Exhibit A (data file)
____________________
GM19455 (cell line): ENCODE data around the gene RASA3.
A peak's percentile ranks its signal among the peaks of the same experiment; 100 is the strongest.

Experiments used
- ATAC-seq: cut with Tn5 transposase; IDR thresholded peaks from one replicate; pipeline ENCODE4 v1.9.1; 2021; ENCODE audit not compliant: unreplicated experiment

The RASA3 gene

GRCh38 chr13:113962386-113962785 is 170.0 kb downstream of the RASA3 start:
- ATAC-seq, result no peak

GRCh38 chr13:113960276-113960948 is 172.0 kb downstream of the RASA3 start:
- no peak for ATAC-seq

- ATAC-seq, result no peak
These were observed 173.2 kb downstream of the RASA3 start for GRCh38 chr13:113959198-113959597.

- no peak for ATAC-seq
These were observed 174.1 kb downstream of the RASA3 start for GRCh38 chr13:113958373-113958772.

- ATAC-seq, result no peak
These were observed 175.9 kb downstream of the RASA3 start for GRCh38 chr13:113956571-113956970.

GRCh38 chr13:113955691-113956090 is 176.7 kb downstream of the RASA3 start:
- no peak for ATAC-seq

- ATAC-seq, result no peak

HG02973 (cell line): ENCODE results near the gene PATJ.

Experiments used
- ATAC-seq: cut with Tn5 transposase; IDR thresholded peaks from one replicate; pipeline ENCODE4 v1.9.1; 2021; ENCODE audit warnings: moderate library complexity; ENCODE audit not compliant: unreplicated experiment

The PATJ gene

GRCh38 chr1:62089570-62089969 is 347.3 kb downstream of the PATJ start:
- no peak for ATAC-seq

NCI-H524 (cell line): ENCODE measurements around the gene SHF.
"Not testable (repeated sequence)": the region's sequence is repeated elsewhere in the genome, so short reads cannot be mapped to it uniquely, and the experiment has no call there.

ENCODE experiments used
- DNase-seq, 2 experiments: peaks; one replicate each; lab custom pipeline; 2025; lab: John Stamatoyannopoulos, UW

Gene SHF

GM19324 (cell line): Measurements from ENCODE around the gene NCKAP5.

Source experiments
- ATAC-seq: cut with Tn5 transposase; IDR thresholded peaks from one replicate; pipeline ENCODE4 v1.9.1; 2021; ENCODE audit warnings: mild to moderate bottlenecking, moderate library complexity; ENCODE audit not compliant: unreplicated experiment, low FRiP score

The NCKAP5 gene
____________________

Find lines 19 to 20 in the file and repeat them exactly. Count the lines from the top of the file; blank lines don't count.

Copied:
HG02973 (cell line): ENCODE results near the gene PATJ.

Experiments used